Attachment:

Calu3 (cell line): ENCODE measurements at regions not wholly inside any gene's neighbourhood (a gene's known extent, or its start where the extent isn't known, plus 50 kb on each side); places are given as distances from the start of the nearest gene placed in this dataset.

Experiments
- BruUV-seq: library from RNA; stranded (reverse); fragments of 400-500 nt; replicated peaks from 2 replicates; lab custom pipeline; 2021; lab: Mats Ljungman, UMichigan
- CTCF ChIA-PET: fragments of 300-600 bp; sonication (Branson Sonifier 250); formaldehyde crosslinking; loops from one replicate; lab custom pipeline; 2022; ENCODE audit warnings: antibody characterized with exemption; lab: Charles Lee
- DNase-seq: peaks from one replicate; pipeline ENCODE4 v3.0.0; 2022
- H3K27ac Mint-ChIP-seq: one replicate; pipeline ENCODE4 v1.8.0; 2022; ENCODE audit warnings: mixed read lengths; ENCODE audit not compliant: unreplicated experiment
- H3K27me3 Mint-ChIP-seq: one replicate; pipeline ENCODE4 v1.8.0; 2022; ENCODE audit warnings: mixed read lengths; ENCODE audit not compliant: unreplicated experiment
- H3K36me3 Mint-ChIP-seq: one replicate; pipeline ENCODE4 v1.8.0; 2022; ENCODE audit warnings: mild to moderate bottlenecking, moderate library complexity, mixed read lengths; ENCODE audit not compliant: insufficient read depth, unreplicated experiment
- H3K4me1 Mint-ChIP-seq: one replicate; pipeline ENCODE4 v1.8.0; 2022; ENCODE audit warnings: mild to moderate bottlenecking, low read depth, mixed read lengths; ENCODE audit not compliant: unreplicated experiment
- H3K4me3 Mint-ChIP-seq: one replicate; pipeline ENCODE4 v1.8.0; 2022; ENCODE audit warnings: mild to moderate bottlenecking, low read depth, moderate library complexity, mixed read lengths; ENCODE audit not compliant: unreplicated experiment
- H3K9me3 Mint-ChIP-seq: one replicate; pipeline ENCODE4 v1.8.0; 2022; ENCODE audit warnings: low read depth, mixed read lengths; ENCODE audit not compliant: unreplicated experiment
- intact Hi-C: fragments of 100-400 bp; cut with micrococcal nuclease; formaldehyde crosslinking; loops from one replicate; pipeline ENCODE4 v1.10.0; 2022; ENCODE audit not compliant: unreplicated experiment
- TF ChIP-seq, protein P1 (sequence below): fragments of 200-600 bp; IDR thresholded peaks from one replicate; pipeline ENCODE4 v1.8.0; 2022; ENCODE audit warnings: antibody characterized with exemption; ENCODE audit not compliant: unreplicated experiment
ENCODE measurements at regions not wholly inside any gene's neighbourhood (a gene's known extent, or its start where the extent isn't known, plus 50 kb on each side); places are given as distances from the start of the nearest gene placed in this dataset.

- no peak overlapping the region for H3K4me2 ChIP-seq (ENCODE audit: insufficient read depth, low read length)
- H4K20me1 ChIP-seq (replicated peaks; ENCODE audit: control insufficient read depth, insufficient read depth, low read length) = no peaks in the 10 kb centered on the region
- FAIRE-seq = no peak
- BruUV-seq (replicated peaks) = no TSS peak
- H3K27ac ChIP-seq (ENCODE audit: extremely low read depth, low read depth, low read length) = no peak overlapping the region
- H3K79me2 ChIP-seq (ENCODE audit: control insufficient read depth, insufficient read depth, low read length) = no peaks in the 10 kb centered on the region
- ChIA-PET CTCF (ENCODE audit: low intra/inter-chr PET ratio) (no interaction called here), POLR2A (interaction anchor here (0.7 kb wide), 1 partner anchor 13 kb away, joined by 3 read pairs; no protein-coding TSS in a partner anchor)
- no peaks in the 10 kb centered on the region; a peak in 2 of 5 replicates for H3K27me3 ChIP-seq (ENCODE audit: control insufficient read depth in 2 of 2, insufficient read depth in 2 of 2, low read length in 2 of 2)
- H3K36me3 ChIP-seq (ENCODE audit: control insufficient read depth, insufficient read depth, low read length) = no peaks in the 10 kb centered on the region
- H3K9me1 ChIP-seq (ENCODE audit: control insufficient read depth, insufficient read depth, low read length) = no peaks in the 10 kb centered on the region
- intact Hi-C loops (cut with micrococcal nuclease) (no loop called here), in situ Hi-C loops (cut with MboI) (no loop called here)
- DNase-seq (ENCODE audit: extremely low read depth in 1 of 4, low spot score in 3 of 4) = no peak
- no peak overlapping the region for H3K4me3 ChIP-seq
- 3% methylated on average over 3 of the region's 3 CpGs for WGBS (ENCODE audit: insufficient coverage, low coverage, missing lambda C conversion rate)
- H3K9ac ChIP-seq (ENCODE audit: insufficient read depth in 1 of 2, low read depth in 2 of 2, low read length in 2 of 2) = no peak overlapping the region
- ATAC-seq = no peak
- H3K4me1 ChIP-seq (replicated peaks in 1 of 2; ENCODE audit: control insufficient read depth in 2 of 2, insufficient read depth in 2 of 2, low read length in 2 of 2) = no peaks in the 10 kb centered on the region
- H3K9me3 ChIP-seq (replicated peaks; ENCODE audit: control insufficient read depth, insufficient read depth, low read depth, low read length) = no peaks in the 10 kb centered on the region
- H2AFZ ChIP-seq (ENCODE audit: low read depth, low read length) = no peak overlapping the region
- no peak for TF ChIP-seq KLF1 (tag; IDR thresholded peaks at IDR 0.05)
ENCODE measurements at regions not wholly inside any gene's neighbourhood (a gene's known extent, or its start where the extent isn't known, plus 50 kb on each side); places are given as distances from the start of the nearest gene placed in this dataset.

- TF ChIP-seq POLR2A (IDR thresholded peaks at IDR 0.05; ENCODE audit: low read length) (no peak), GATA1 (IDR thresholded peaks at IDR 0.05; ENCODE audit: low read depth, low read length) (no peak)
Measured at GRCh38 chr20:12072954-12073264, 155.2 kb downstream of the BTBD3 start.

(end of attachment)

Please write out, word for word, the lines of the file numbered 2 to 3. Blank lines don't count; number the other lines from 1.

Experiments
- BruUV-seq: library from RNA; stranded (reverse); fragments of 400-500 nt; replicated peaks from 2 replicates; lab custom pipeline; 2021; lab: Mats Ljungman, UMichigan